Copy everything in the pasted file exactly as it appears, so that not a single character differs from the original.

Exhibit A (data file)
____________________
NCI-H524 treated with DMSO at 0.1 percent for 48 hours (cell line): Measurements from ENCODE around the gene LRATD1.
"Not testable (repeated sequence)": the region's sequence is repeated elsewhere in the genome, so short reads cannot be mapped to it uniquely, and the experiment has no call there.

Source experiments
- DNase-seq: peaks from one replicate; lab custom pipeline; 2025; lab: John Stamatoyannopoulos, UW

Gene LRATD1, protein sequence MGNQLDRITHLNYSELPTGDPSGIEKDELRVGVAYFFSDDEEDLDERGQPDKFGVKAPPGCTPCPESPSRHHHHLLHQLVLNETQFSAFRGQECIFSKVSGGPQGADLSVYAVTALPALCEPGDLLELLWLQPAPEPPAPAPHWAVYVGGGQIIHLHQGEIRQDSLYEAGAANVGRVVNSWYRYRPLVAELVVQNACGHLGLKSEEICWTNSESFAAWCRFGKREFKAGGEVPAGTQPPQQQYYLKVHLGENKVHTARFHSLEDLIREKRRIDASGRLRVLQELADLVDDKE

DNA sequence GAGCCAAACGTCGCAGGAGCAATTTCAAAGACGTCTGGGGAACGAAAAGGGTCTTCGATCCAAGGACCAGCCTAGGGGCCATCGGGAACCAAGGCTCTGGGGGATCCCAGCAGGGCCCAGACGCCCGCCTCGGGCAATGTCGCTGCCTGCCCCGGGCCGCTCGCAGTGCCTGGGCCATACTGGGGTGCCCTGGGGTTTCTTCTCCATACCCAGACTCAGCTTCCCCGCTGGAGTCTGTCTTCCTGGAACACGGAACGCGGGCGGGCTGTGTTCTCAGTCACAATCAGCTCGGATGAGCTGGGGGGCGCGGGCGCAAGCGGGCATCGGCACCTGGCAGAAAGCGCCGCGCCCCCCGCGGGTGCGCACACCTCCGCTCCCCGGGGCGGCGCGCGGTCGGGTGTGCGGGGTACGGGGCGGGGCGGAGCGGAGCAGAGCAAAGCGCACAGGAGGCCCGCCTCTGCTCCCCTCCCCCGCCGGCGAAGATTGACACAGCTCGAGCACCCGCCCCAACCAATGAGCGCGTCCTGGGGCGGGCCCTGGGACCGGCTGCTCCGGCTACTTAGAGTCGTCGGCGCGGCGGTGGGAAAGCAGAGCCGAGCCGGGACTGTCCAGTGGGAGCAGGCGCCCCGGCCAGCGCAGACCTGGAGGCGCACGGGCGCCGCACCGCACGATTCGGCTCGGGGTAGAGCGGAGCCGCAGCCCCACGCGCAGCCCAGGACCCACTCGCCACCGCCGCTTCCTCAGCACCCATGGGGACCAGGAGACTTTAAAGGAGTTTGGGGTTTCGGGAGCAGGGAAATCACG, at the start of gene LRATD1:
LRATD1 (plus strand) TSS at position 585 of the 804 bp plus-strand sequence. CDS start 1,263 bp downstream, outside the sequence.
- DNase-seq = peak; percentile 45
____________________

NCI-H524 treated with DMSO at 0.1 percent for 48 hours (cell line): Measurements from ENCODE around the gene LRATD1.
"Not testable (repeated sequence)": the region's sequence is repeated elsewhere in the genome, so short reads cannot be mapped to it uniquely, and the experiment has no call there.

Source experiments
- DNase-seq: peaks from one replicate; lab custom pipeline; 2025; lab: John Stamatoyannopoulos, UW

Gene LRATD1, protein sequence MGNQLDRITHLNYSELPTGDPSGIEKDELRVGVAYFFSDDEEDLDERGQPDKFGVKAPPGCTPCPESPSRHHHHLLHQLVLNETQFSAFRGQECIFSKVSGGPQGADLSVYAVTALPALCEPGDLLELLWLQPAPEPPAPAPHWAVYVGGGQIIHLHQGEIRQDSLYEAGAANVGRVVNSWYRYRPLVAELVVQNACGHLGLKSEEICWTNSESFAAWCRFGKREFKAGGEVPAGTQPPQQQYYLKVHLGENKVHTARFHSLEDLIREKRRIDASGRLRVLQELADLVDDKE

DNA sequence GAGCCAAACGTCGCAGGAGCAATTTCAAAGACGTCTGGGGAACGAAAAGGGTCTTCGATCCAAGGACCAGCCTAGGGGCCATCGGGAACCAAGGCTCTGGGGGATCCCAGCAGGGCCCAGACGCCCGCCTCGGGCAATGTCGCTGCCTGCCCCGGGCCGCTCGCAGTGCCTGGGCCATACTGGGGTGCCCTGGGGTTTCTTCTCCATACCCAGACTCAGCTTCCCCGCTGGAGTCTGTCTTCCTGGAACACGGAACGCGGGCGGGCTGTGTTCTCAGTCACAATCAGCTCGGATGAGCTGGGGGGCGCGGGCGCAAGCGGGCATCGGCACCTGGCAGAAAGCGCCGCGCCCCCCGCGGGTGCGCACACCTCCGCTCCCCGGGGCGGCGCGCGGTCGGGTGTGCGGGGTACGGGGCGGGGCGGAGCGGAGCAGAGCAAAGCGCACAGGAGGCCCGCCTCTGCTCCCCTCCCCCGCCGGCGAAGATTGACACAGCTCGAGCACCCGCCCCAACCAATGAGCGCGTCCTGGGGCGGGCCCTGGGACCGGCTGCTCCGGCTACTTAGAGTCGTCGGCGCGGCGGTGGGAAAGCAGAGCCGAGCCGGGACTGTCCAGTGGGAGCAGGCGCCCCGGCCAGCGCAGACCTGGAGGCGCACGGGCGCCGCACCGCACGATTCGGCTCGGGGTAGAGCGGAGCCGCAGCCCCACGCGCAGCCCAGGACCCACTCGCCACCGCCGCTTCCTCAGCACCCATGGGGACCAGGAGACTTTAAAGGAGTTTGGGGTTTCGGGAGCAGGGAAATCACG, at the start of gene LRATD1:
LRATD1 (plus strand) TSS at position 585 of the 804 bp plus-strand sequence. CDS start 1,263 bp downstream, outside the sequence.
- DNase-seq = peak; percentile 45